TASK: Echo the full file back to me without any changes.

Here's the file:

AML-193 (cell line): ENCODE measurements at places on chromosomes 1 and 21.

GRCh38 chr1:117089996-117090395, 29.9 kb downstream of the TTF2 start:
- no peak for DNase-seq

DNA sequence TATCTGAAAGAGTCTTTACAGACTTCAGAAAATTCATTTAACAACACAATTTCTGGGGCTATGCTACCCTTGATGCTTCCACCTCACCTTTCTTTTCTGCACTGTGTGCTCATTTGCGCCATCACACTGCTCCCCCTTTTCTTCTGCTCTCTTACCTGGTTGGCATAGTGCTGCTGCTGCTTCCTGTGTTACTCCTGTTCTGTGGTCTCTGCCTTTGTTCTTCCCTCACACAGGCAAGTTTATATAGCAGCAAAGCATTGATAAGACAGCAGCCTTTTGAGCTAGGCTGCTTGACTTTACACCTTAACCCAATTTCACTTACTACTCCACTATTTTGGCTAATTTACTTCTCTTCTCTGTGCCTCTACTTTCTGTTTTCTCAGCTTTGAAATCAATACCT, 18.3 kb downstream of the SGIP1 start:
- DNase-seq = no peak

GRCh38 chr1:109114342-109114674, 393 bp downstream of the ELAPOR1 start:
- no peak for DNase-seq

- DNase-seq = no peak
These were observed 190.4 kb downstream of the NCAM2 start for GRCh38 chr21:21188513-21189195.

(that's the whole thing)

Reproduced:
AML-193 (cell line): ENCODE measurements at places on chromosomes 1 and 21.

GRCh38 chr1:117089996-117090395, 29.9 kb downstream of the TTF2 start:
- no peak for DNase-seq

DNA sequence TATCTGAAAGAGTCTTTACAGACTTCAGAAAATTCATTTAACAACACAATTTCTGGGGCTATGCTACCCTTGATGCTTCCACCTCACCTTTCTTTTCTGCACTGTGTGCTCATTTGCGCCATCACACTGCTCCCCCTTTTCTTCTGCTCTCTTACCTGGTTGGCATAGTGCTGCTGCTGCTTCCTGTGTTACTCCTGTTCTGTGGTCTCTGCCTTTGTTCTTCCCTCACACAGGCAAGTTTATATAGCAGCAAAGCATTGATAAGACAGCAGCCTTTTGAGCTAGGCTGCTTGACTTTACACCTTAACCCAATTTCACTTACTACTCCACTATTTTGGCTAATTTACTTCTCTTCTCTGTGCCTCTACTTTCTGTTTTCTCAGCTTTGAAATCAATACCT, 18.3 kb downstream of the SGIP1 start:
- DNase-seq = no peak

GRCh38 chr1:109114342-109114674, 393 bp downstream of the ELAPOR1 start:
- no peak for DNase-seq

- DNase-seq = no peak
These were observed 190.4 kb downstream of the NCAM2 start for GRCh38 chr21:21188513-21189195.